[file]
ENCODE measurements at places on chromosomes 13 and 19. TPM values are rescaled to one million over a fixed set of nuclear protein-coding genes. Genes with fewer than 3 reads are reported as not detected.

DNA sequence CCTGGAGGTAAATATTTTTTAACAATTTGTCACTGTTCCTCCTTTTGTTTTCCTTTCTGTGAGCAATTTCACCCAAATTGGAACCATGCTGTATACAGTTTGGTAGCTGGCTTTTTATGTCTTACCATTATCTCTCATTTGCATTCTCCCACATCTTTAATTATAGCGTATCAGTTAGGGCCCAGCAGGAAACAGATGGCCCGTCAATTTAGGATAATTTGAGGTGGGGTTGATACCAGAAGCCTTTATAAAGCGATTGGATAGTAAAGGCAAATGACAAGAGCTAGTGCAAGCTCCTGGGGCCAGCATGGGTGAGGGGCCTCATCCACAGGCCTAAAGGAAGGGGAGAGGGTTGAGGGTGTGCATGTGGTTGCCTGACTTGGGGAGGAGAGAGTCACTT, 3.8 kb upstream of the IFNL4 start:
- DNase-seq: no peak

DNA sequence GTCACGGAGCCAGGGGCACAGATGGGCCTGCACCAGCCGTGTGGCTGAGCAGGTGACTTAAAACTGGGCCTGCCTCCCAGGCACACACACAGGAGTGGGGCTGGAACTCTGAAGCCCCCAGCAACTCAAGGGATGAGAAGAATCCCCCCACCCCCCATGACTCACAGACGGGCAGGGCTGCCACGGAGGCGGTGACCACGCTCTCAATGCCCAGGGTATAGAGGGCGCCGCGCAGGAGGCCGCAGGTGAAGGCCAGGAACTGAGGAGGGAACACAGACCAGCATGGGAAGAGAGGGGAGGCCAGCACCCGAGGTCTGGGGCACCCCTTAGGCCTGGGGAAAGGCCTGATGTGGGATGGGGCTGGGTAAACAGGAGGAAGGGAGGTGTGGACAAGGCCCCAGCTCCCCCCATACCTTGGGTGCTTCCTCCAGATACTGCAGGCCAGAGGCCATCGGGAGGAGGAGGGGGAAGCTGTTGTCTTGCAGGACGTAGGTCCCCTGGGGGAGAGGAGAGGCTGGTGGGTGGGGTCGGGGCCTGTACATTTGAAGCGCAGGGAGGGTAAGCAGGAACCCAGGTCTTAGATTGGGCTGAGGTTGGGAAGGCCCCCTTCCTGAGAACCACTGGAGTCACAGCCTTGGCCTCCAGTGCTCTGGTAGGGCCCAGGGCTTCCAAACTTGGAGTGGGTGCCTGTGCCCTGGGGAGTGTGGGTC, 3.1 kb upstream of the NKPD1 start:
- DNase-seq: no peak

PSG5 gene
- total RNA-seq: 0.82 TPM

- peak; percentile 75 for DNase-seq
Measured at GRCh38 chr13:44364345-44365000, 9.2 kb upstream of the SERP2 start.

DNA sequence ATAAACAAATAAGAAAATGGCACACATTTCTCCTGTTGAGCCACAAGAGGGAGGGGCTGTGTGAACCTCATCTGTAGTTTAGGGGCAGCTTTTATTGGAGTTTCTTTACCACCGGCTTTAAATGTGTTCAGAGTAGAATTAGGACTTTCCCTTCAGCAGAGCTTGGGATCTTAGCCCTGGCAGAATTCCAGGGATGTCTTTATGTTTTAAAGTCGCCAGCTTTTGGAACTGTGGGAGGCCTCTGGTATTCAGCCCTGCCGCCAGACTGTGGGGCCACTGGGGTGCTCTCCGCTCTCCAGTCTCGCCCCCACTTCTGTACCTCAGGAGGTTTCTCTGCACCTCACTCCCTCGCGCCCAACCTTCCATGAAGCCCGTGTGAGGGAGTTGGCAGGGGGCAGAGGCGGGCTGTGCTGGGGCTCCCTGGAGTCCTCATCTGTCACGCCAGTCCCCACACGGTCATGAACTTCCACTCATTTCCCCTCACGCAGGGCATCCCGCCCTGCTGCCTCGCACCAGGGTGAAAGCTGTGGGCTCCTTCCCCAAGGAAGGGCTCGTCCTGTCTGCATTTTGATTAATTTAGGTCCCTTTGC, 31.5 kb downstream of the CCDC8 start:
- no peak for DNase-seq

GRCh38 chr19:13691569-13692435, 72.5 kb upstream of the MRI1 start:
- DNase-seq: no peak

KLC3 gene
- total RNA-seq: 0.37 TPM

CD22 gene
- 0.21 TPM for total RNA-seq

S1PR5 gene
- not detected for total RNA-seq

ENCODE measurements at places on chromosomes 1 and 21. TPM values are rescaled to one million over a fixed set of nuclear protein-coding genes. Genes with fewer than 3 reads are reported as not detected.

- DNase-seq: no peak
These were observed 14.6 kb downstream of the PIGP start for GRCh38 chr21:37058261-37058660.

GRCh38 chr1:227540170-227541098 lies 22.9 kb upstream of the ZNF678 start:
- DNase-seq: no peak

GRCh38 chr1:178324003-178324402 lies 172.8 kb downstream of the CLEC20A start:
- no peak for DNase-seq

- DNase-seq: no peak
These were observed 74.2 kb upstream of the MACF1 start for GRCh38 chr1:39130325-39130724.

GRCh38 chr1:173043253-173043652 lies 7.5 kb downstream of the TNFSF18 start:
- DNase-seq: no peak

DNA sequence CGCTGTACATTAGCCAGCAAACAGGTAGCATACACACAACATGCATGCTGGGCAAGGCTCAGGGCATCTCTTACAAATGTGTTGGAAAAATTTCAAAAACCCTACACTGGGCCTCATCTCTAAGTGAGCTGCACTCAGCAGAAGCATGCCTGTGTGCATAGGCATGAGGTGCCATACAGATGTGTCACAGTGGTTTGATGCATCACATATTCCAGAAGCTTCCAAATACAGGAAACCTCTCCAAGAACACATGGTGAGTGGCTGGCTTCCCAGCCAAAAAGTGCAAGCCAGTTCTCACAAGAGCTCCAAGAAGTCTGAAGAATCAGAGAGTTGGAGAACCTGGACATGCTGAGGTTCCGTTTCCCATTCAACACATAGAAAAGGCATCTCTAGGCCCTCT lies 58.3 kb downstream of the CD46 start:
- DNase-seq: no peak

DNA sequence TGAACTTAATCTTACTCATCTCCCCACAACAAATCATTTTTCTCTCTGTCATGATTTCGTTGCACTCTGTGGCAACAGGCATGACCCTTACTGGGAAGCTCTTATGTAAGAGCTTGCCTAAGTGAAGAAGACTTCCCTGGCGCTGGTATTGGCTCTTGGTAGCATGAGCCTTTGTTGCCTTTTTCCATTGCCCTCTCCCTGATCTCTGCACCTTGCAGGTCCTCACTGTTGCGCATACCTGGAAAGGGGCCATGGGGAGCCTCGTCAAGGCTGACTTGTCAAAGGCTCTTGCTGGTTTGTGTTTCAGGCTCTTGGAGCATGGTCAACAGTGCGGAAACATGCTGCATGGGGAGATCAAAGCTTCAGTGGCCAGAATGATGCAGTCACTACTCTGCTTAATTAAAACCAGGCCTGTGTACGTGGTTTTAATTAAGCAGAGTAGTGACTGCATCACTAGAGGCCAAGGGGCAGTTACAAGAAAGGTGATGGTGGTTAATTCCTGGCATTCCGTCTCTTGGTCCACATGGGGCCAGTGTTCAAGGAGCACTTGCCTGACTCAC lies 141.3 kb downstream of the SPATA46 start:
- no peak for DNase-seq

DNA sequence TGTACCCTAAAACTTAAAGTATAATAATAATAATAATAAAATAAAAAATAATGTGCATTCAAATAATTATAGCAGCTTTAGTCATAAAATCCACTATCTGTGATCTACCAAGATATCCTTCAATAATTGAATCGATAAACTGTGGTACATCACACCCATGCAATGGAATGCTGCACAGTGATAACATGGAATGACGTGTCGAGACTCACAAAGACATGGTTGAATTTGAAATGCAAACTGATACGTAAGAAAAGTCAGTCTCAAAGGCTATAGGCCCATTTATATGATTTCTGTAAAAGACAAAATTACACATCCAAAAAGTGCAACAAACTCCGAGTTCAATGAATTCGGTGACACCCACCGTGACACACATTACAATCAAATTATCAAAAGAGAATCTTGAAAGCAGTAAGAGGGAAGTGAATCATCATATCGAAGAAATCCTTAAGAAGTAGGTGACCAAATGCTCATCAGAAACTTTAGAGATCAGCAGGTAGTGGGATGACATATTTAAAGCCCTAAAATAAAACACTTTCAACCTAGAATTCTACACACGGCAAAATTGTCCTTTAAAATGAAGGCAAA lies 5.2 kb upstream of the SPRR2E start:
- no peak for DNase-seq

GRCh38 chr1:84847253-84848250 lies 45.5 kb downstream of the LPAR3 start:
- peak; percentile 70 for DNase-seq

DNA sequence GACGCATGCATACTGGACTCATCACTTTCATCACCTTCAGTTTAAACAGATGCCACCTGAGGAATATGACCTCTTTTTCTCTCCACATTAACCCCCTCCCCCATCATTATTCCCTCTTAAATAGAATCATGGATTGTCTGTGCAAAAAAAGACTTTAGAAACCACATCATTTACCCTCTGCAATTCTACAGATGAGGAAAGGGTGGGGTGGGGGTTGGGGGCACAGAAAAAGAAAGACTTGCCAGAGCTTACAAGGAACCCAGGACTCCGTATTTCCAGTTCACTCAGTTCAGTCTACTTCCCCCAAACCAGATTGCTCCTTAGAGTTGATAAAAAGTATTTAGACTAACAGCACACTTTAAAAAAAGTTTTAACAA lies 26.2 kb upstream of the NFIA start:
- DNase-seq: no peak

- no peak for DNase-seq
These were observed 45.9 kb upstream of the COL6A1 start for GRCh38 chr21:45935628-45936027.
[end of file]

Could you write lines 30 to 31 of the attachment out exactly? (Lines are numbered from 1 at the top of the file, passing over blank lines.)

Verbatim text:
- DNase-seq: no peak

DNA sequence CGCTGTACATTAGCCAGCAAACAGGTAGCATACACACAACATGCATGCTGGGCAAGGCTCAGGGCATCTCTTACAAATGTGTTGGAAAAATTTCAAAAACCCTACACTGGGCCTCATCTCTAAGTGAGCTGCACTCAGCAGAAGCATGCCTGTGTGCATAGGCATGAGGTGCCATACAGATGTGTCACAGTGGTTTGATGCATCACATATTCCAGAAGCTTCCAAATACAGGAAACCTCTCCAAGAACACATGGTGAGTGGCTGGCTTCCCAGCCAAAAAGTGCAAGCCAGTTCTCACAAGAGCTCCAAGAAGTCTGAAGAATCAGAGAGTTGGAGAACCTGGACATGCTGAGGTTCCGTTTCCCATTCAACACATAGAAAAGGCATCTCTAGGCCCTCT lies 58.3 kb downstream of the CD46 start: